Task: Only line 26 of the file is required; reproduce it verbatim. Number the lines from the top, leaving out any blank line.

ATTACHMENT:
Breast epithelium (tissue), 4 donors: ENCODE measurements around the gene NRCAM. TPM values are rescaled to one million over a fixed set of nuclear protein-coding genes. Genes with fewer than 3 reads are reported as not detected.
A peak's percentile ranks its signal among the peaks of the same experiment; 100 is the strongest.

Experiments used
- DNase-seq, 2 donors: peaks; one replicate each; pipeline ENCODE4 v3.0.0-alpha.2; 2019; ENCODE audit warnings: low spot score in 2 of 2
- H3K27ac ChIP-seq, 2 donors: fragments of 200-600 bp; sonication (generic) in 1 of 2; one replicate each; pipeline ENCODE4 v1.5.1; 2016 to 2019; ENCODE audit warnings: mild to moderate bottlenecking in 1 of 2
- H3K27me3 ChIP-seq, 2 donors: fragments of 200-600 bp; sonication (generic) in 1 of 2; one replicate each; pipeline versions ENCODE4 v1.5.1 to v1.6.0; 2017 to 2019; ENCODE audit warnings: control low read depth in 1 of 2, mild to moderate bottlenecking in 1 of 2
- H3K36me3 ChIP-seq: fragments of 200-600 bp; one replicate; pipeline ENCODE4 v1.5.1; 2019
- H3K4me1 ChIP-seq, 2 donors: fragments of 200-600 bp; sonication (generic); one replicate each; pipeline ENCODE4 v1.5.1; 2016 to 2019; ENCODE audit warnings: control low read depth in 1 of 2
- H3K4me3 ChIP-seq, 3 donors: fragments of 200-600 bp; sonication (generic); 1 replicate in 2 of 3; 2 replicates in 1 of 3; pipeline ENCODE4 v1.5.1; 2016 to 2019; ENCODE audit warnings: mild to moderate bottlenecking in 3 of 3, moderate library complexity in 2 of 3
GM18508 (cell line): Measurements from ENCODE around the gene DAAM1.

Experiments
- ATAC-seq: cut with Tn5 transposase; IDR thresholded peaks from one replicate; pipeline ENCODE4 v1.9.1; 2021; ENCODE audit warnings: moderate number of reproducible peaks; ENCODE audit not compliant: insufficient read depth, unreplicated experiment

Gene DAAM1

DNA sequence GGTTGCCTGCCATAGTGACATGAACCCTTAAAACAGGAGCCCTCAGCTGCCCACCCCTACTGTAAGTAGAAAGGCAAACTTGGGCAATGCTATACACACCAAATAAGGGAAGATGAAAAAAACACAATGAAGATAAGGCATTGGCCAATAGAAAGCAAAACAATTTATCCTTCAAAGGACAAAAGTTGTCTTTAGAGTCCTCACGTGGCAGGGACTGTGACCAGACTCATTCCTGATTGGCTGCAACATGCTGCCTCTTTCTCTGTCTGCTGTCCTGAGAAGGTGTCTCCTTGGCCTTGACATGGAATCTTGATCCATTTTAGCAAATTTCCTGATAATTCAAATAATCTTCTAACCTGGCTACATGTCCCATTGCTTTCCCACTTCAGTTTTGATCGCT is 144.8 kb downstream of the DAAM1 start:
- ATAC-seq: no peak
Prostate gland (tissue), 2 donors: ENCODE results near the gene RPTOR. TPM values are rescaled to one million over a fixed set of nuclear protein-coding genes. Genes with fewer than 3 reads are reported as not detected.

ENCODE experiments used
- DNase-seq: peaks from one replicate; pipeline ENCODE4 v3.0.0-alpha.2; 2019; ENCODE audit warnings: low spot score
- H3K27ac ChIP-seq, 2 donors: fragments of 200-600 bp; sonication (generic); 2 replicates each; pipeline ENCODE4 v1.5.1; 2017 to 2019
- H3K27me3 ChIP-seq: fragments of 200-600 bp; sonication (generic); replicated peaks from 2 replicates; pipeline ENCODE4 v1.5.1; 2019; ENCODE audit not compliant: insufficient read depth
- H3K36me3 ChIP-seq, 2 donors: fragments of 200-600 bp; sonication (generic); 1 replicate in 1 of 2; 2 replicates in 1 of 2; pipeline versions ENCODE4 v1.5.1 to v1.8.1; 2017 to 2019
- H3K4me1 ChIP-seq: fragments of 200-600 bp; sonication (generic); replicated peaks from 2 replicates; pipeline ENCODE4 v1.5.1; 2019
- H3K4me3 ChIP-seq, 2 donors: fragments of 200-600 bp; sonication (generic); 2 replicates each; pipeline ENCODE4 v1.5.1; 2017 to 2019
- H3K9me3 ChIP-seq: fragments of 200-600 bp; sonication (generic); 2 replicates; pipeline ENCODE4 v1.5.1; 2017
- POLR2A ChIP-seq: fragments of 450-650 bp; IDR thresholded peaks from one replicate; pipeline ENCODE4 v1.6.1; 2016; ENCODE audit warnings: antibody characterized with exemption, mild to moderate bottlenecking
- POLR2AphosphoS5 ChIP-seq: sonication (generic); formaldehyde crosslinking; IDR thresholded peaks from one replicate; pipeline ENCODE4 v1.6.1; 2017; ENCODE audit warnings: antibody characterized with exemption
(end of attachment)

- POLR2AphosphoS5 ChIP-seq: sonication (generic); formaldehyde crosslinking; IDR thresholded peaks from one replicate; pipeline ENCODE4 v1.6.1; 2017; ENCODE audit warnings: antibody characterized with exemption